The right tree for the pot - virtualization exercise

sparklemotion

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I was struck by this pot that was posted by Harry Harrington on his Facebook feed today. The pot is by Pierre Rousseau.

hpot1.jpg hpot2.jpg hpot3.jpg
(image credit, Harry Harrington)

I'm trying to get a feel for what look "right" when it comes to matching trees and pots, so I thought it would be fun to play around in GIMP over my lunch break. My choices of tree and placement will be in the next comment...but what about you?

What would you put in this pot, and how? I hope folks will consider sketching up a quick virt or drawing and sharing.
 
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sparklemotion

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I choose this Hawthorn by Steve McKee, which won Best Native European Species at Bonsai Europa 2017.
2A4A8817.jpeg
(Image credit Bonsai Empire)

Here are some of the ideas that I came up with....

OPTION 6.png OPTION 2.png OPTION 4.png OPTION 3.png OPTION 1.png
 

Anthony

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Perhaps it would be easier to ask Mr. Harrington what he would put
in it and why.
Good Day
Anthony
 

Fishtank307

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I don't have the GIMP or PS skills to match a tree to this pot, let alone the bonsai-skills! It's just so abstract, three pots in one, one 'decaying' over the other. I do see a tree with a lot of dead wood, a very unique tree that suits this pot, and this pot only. It feels like it's hand made for 'the chosen tree'. Harrington has a knack for this kind of stuff..
 

sparklemotion

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I am sure that when Harry Harrington is ready to show us what he's done with the pot, he will, and it will be great. In the meantime though, I'm curious to see what others thoughts are.
 

sorce

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That FIRST layer of pot is great....
THEN it is ruined.

I'd probly crash it in the back and toss dead trees on it.

Sorce
 

sparklemotion

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The ugliest tree I could find.
That FIRST layer of pot is great....
THEN it is ruined.
Interesting. What is it about the pot that you don't like?

For me, the layered look is what hooked me. I think it has something to do with the "accidental" nature of it. Like someone left some pots on the ground, and nature will find a way to use them (or, at least it's up to Harry to make it seem that way).
 
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I choose this Hawthorn by Steve McKee, which won Best Native European Species at Bonsai Europa 2017.
View attachment 164355
(Image credit Bonsai Empire)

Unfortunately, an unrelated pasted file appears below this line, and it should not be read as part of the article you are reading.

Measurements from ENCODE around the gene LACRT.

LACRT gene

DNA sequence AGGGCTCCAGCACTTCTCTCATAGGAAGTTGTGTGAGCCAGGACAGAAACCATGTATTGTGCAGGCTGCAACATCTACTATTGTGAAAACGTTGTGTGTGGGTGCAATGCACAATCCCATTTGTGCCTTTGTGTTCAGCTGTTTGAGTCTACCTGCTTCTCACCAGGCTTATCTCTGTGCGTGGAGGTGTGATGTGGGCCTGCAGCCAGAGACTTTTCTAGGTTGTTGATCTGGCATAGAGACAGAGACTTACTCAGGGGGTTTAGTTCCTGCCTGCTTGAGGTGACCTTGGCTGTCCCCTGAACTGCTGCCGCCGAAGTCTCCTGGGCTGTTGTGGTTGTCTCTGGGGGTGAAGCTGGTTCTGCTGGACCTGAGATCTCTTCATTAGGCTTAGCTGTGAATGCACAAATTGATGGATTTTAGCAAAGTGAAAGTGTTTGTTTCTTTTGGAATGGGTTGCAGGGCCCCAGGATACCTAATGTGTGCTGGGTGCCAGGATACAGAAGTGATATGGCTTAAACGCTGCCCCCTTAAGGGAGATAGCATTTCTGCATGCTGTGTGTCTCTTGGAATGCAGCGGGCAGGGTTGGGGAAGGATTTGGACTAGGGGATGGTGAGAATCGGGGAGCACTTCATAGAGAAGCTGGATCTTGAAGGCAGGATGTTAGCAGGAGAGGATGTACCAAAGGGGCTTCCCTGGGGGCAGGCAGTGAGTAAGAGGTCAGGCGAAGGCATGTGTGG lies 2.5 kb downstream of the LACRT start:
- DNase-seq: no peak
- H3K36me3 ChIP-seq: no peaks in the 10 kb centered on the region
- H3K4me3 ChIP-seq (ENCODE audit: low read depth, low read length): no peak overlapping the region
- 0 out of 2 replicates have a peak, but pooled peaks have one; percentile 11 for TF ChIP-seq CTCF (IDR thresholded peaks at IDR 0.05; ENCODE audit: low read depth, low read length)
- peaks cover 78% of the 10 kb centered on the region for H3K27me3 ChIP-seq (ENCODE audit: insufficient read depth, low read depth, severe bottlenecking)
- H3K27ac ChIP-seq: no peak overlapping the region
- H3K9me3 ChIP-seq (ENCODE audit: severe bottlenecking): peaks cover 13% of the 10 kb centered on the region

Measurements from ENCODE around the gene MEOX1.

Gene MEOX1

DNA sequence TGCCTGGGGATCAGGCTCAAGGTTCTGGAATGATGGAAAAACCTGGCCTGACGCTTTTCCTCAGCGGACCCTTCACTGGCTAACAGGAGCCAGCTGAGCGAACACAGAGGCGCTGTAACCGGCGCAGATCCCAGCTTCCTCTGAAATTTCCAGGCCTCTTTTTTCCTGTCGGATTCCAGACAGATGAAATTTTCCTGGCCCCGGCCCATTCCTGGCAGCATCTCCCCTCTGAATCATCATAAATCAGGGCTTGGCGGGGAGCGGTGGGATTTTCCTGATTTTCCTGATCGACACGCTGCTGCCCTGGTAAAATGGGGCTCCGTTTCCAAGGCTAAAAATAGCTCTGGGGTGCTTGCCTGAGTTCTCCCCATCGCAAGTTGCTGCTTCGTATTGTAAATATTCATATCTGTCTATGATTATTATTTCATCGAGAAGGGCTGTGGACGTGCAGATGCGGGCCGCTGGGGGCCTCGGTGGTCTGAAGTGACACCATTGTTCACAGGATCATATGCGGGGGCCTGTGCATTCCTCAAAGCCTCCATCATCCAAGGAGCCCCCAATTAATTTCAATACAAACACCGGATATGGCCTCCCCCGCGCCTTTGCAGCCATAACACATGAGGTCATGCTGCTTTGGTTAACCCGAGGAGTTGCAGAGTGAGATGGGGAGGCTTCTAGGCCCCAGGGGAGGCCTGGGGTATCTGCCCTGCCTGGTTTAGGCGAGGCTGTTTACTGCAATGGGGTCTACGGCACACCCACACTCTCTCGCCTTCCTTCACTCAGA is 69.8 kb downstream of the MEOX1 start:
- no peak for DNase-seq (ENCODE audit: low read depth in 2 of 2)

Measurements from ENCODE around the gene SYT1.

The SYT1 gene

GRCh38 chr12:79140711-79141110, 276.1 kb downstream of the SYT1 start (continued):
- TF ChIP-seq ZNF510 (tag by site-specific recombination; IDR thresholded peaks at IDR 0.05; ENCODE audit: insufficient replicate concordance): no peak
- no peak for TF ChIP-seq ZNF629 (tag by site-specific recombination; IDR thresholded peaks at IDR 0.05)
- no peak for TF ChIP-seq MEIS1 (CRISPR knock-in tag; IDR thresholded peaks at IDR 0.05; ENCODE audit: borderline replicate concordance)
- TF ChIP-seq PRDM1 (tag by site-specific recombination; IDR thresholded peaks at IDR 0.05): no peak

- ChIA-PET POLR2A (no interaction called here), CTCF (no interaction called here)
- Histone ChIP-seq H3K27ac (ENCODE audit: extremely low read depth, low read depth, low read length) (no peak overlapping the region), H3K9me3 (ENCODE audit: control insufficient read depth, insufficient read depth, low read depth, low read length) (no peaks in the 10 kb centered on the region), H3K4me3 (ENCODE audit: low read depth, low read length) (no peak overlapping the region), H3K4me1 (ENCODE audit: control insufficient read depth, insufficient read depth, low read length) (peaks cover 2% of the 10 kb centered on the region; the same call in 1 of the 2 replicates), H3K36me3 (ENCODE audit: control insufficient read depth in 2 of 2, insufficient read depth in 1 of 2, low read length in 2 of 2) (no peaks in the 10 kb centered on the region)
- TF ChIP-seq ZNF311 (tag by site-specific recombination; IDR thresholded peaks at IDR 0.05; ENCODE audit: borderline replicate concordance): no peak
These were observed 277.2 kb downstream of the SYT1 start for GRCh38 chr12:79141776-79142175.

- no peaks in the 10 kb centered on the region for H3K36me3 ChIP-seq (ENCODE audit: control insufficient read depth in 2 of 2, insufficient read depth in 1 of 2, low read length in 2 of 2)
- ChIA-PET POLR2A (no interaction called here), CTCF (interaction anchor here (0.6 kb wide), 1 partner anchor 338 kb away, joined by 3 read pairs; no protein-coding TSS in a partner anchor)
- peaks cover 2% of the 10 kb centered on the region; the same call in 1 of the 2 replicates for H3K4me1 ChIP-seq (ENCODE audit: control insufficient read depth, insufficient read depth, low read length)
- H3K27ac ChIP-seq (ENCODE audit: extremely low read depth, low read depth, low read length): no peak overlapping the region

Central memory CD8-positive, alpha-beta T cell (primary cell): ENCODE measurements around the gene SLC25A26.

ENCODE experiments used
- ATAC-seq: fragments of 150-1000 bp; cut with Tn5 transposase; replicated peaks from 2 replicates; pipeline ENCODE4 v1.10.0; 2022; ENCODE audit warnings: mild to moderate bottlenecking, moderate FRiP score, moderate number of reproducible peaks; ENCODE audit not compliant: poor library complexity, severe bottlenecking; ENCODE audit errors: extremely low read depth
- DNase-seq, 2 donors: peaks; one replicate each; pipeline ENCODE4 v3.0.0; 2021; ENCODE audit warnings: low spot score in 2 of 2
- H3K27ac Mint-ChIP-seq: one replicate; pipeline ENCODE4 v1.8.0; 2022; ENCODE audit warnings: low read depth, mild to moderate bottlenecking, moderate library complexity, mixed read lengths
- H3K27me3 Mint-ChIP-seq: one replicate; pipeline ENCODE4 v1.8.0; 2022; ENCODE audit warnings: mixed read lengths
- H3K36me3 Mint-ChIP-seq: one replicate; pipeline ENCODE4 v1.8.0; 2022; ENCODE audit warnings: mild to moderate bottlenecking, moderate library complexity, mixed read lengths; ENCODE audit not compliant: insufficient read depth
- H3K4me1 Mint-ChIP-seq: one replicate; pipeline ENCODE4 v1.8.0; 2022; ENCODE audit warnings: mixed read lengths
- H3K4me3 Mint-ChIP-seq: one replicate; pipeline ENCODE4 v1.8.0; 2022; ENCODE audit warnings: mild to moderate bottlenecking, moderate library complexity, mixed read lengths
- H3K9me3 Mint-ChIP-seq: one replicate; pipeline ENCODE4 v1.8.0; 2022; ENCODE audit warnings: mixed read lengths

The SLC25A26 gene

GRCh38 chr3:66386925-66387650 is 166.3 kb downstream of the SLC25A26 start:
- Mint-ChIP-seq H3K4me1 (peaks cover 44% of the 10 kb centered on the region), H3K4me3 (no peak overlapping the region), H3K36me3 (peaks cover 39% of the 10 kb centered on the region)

Here are some of the ideas that I came up with....

View attachment 164356 View attachment 164360 View attachment 164357 View attachment 164358 View attachment 164359
When I looked at this I thought to myself this would be really hard to pull off and either look poor or very good. I think you did great here! Much better than I could have visualized from looking at this pot.
 

sorce

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Interesting. What is it about the pot that you don't like?

For me, the layered look is what hooked me. I think it has something to do with the "accidental" nature of it. Like someone left some pots on the ground, and nature will find a way to use them (or, at least it's up to Harry to make it seem that way).
Love your thoughts on it.

I am more traditional.

Sorce
 

Ironbeaver

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I wonder if a triple trunk literati might work, continuing the theme of "three." The main tree would be straightest, with the other two progressively more twisted. Leaning away from the higher edge of the pots.
 

sparklemotion

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Love your thoughts on it.
I am more traditional.
I appreciate your thoughts as well. I will admit that I am still learning about what makes a pot "traditionally" beautiful, so I can only speak to my subjective view, and learn from the subjective (and objective) views of others when it comes to works like this.


I wonder if a triple trunk literati might work, continuing the theme of "three." The main tree would be straightest, with the other two progressively more twisted. Leaning away from the higher edge of the pots.
I like this idea... especially with the third tree leaning out to almost a semi-cascade degree.

I also think it could be cool if each of the three trees appeared to show a different amount of health and vigour. The first, formal upright, plenty of foliage. The second, leaning away from the first, informal upright, somewhat sparse, more live vein than deadwood. The third, leaning out of the pot, literai semi-cascade, mostly deadwood, showing signs of wear. I worry that this would be trying to hard though -- more of a stunt planting than actual art.
 

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